Moving Virginia forward by funding the right projects

Published 9:50 am Friday, November 7, 2014

The undisputed truth is there will never be enough money to meet all of Virginia’s transportation needs, even with the passage of historic funding legislation in 2013. The economic downturn has reduced transportation funding by $1 billion. Combined with the uncertainty of what the federal government will do to fund transportation infrastructure, Virginia has to be extremely prudent in the way it selects projects.

My charge as Virginia’s transportation secretary is to make the best use of public dollars by delivering the right transportation projects. Gov. Terry McAuliffe did not give me a list of specific projects to build during his term. Instead, he directed me to implement House Bill 2, legislation passed by the General Assembly this year that establishes a comprehensive scoring process driven by statewide transportation needs rather than political whims or executive direction.

House Bill 2 is a significant development in transportation because — for the first time — the law requires a consistent and objective analysis to score projects according to critical transportation needs. This process will serve as a valuable tool for the Commonwealth Transportation Board (CTB) to select projects and be held accountable for its decisions. Project selection will be more transparent because the process will be open to the public. You will know how projects are scored and the reasoning behind the CTB’s project selections. There is no pre-judging of projects. Simply put, House Bill 2 is about funding the right projects that generate the greatest benefits to the economy and ultimately our quality of life.

Candidate projects for scoring include key multimodal travel corridors, regional networks, urban roads, transit, rail and ridesharing. Critical factors behind project scorings are congestion mitigation, economic development, accessibility, safety and environmental quality. The CTB will work with localities to set weights behind the factors. Projects that reduce congestion will score higher in traffic-clogged regions in Northern Virginia and Hampton Roads. For rural and other regions, scoring may be based on stimulating economic growth and improving safety.

The CTB is starting now to identify projects for scoring and place funding aside so that the board will be ready to officially implement the process come July 1, 2016. About $416 million in future funding has been de-allocated from more than 60 projects in the existing Six-Year Improvement Program. These are not project cuts or delays. These projects have not started construction, and funding was not allocated until the latter years of the six-year program. House Bill 2 directed the CTB to score these projects. Either environmental studies were not completed or the projects were not fully funded. Enough funding will remain on these projects to bring them to a logical stopping point. Once these projects are scored, it is possible the CTB could select them for funding. The projects are posted on the CTB website,, for the public to discern why these projects are subject to House Bill 2.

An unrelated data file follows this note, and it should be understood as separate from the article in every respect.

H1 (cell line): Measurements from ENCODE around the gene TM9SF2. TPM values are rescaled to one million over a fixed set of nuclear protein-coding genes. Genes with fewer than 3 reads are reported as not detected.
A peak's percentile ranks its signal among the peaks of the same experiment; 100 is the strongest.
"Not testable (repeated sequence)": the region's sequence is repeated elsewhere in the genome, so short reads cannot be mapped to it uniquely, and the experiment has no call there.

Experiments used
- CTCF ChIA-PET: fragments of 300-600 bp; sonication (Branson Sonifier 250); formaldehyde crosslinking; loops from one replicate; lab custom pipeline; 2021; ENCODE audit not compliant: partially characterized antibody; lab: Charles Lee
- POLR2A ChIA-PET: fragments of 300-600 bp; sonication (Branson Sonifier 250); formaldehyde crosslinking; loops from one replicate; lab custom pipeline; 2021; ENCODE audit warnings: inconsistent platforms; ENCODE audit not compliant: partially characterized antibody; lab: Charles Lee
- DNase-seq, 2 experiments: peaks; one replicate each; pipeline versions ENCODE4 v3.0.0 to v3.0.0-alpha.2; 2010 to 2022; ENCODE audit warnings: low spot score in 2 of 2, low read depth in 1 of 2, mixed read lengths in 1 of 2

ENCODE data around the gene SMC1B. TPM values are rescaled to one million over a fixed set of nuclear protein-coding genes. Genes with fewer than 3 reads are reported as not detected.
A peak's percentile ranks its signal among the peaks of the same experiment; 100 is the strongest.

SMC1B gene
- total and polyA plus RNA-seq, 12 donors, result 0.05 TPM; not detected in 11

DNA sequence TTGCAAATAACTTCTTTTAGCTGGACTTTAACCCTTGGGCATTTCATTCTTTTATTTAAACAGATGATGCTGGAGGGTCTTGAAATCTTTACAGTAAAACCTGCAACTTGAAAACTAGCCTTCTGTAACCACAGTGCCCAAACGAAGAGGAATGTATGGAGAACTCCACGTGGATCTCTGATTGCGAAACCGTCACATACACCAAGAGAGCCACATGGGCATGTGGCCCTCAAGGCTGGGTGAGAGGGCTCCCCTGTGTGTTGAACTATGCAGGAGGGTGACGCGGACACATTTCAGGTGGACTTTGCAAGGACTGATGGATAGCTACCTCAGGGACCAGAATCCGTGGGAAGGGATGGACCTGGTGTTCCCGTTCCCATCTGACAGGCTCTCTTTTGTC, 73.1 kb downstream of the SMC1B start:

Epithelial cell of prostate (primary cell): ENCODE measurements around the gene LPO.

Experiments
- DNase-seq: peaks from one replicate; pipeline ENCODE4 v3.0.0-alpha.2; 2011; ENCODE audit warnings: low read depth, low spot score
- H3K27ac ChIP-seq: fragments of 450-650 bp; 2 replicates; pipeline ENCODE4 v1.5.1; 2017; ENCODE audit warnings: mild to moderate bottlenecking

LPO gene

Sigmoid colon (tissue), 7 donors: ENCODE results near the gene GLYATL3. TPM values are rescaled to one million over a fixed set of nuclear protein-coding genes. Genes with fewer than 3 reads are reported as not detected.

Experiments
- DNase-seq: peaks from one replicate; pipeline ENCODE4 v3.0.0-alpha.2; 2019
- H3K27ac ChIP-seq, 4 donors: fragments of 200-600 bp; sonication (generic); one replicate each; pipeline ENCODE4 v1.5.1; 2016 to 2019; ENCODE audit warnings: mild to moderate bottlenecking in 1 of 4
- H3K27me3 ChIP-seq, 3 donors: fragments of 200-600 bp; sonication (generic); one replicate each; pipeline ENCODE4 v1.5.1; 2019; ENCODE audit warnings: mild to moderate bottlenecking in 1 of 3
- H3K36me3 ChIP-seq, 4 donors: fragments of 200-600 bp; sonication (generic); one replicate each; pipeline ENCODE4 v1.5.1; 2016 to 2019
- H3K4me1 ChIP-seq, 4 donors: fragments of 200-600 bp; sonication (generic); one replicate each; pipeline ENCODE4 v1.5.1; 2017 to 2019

Projects that are exempt from the scoring process include pavement and bridge rehabilitation projects, revenue sharing projects, projects funded through the Northern Virginia and Hampton Roads regional revenues and certain federal funding categories.

The CTB has started to engage with communities across Virginia to make people aware of House Bill 2 and to gather input into the development of the process. I have held nine public hearings across the state, and Deputy Secretary Nick Donohue has spoken to metropolitan planning organizations and other groups.

This outreach is just the beginning of a much more aggressive effort to inform the public and get citizens’ input on the measures behind the scoring process and suggested candidate projects that should be scored. A House Bill 2 website will be set up this winter to share information and public input. Regional workshops on draft recommendations will be held in the winter/spring of 2014-2015.

Other key milestones coming up:

  • Draft measures for scoring will be presented to the CTB by the end of this year.
  • Localities and the public will provide input on measures from January to May of next year.
  • The CTB is scheduled to approve the final scoring process next June.
  • Candidate projects will be selected for scoring next summer and go through the scoring process.

Once the projects are scored, the CTB will select projects to be funded in the six-year program that incorporates public engagement.

The process will be fully implemented by July 2016.

House Bill 2 will help to determine the most critical of transportation needs through a consistent and clear-cut process. Once this process is up and running, citizens will have the opportunity to gain a better understanding of the benefits they will receive for their transportation dollars. Over time, the new project scoring process will result in better transportation funding decisions, which will ultimately protect the most precious of resources — our time and Virginia’s ability to keep the economy moving.

AUBREY LAYNE is transportation secretary for the state of Virginia. Contact him at